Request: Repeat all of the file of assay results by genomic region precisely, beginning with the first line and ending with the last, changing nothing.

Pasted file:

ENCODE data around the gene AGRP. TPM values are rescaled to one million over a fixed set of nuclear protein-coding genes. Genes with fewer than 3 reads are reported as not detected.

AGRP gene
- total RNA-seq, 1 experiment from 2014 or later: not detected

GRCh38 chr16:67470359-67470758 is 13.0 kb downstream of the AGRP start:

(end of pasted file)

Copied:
ENCODE data around the gene AGRP. TPM values are rescaled to one million over a fixed set of nuclear protein-coding genes. Genes with fewer than 3 reads are reported as not detected.

AGRP gene
- total RNA-seq, 1 experiment from 2014 or later: not detected

GRCh38 chr16:67470359-67470758 is 13.0 kb downstream of the AGRP start: